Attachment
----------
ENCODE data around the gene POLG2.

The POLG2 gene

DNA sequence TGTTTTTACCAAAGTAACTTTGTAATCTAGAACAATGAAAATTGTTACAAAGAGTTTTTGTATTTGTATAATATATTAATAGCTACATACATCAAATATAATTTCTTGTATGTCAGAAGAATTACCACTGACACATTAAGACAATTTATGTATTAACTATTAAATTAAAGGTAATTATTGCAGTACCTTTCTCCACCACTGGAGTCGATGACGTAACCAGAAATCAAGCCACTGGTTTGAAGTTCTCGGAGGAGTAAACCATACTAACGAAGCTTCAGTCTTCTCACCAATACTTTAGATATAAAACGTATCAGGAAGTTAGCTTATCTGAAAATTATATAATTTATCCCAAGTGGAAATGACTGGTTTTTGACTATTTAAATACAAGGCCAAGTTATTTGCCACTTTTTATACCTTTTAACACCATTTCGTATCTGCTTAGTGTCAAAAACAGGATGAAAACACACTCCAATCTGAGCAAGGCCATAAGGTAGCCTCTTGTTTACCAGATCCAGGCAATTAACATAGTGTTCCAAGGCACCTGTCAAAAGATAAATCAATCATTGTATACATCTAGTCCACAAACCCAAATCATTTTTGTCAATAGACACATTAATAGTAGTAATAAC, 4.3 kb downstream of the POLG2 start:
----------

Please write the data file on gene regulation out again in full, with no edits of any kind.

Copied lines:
ENCODE data around the gene POLG2.

The POLG2 gene

DNA sequence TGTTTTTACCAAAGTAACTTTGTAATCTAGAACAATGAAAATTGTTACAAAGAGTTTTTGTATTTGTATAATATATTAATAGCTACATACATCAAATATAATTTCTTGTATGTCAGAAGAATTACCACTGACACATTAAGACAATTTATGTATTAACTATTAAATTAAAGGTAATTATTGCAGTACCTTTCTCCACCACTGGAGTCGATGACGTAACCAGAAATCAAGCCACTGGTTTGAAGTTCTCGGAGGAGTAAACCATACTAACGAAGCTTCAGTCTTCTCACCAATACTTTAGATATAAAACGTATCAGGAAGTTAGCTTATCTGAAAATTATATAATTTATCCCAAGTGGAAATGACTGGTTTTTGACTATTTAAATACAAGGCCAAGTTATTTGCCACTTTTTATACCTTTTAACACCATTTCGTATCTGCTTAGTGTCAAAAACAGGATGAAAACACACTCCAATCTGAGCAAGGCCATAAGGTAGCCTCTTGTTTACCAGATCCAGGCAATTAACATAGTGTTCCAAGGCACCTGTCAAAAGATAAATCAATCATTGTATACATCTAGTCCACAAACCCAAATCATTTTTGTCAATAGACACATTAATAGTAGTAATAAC, 4.3 kb downstream of the POLG2 start: